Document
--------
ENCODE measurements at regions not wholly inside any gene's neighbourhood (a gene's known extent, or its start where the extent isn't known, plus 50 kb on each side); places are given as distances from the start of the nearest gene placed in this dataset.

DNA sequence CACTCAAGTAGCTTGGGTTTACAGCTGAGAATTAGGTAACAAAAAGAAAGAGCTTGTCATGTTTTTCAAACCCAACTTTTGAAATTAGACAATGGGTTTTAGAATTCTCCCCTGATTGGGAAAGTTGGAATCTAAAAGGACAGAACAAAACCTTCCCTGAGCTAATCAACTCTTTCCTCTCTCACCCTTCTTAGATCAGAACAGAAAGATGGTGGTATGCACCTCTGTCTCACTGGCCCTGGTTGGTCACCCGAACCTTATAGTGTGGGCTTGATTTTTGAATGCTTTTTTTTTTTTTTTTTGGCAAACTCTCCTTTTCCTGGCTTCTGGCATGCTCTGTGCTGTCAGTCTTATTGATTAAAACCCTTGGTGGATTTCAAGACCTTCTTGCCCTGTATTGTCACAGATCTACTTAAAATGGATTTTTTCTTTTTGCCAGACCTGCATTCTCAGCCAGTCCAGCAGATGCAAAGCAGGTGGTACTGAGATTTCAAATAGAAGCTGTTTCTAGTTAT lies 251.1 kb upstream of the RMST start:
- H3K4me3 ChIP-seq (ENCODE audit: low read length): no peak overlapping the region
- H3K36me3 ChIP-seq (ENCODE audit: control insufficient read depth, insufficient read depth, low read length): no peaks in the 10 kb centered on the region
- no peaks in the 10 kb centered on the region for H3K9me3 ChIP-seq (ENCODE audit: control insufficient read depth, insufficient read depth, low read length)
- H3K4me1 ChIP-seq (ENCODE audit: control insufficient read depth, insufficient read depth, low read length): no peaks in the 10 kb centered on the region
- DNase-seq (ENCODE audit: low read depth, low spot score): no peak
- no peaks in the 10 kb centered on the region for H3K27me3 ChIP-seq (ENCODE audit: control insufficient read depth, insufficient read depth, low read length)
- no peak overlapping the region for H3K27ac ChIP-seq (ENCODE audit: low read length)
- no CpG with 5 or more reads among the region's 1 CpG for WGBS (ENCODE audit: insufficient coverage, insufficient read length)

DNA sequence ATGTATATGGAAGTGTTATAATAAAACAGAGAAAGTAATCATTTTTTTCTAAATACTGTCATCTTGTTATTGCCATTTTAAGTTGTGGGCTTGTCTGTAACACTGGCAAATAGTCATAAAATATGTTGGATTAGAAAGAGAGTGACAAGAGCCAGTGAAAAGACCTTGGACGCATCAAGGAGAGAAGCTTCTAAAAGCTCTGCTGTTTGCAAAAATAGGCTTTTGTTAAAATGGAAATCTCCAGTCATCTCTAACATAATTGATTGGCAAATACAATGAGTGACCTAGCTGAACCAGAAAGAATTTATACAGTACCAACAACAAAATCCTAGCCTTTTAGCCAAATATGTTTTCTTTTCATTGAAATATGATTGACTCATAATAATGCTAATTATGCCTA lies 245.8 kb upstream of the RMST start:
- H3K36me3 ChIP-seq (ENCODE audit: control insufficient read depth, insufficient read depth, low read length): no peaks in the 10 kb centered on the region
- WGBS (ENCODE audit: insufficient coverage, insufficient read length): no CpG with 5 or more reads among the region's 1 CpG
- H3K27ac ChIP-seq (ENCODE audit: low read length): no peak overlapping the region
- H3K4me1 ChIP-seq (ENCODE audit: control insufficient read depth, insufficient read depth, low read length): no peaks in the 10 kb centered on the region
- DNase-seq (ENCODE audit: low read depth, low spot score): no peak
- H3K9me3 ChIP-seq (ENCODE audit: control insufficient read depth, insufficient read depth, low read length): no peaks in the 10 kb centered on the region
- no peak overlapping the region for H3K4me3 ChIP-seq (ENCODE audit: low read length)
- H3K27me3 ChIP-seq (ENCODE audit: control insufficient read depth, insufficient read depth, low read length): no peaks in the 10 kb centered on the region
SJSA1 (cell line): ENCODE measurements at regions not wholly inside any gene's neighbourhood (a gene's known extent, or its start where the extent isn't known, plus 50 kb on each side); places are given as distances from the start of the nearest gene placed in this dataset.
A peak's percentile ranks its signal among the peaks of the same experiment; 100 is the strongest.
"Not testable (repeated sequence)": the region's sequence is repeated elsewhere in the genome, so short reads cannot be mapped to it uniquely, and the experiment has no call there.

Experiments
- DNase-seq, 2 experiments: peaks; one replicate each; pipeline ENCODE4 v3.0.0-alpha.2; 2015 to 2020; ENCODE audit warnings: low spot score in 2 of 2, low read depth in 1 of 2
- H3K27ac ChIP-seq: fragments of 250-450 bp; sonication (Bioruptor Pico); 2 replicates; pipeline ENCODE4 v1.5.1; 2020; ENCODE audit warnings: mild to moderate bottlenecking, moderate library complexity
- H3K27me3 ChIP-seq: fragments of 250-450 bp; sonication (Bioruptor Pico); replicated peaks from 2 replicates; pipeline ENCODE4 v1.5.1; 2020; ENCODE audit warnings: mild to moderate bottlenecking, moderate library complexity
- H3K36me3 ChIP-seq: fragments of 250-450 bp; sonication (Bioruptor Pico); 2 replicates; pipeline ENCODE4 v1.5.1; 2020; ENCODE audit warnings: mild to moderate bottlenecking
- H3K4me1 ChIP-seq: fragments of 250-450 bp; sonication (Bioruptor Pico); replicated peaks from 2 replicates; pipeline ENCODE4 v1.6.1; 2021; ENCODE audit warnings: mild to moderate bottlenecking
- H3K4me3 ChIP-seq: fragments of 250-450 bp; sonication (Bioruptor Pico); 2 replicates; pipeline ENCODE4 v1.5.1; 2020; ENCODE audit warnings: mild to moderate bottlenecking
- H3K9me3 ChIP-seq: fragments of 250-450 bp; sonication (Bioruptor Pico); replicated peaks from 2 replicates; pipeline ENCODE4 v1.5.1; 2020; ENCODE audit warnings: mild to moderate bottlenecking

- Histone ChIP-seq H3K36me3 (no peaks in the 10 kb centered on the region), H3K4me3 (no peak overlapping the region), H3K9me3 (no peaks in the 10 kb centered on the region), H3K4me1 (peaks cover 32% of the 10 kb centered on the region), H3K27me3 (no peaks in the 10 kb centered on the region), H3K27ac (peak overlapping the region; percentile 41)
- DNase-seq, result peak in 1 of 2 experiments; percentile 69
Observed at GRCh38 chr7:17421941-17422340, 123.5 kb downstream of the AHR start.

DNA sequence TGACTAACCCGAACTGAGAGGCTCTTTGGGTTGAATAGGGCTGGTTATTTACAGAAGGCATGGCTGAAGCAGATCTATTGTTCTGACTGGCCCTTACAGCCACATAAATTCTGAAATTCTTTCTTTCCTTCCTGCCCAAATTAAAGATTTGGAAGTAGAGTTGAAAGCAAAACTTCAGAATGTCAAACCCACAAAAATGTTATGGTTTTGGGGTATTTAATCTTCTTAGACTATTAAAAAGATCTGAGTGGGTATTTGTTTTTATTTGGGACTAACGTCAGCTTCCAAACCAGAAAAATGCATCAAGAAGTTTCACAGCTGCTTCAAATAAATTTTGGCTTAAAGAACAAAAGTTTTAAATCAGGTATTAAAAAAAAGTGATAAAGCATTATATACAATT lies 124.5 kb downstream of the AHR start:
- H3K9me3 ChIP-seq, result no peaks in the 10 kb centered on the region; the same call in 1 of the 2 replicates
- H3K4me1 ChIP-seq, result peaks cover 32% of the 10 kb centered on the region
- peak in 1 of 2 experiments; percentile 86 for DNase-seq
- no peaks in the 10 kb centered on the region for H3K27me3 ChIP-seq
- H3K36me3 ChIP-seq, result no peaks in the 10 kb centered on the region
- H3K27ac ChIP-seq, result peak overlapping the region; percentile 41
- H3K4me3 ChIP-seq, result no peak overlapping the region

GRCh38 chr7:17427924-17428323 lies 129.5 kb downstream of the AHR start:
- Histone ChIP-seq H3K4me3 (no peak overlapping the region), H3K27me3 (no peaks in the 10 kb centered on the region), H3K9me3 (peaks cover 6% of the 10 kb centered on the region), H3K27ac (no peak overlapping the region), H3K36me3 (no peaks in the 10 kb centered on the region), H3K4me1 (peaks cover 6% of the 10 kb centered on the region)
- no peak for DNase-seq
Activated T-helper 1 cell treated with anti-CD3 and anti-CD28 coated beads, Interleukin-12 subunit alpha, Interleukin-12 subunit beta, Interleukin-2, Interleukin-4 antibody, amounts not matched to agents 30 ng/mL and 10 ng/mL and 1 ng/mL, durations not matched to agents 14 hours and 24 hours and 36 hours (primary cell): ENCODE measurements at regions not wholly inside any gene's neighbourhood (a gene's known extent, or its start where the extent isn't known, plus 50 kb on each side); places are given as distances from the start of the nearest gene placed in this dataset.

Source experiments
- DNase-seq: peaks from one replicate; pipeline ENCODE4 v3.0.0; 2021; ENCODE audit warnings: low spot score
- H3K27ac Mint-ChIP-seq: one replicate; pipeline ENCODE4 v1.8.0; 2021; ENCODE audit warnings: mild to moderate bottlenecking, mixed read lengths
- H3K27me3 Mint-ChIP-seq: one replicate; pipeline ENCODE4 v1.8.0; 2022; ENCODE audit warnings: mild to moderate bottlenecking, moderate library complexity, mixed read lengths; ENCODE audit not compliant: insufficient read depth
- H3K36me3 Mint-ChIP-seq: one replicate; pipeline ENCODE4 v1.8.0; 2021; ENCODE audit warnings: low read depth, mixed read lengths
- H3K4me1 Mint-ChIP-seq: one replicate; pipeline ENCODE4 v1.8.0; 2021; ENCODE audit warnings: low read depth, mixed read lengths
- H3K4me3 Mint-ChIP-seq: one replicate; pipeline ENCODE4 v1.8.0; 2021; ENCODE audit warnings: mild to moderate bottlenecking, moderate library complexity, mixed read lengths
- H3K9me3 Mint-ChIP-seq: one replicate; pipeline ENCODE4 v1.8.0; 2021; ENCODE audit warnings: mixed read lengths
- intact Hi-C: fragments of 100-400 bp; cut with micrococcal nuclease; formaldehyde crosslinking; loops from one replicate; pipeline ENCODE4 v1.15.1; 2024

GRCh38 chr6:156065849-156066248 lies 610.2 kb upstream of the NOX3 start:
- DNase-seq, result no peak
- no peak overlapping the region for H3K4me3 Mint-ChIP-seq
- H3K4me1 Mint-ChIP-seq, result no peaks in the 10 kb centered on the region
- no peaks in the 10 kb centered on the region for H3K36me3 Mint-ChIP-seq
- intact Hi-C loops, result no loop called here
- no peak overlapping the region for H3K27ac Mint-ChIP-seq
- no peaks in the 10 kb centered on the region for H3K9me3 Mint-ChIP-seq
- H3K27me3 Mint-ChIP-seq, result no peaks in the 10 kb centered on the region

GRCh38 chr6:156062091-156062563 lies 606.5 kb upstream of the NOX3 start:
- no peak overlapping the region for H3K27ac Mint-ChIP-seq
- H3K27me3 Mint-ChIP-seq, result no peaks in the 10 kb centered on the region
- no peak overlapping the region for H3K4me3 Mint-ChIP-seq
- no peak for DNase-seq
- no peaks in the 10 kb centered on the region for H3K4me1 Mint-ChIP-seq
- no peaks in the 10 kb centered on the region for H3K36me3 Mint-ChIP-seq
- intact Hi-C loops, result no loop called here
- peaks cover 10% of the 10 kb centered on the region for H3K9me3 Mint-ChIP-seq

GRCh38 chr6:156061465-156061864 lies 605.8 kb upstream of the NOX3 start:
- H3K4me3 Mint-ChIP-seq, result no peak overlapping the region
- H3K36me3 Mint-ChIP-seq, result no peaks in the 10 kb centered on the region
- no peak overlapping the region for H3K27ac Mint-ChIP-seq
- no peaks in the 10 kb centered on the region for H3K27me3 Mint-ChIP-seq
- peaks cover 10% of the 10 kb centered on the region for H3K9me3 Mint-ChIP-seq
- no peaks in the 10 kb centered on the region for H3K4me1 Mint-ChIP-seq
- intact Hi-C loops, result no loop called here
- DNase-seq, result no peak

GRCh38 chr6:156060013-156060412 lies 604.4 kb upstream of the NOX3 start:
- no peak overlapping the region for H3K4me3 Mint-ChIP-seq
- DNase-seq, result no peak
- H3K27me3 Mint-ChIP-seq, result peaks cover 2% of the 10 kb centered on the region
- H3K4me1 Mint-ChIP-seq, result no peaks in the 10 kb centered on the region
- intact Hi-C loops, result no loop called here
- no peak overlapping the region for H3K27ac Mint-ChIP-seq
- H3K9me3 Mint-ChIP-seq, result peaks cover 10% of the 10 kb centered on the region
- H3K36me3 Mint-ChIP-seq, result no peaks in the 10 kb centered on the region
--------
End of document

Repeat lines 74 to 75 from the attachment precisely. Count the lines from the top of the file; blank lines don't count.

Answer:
- H3K4me3 Mint-ChIP-seq, result no peak overlapping the region
- H3K36me3 Mint-ChIP-seq, result no peaks in the 10 kb centered on the region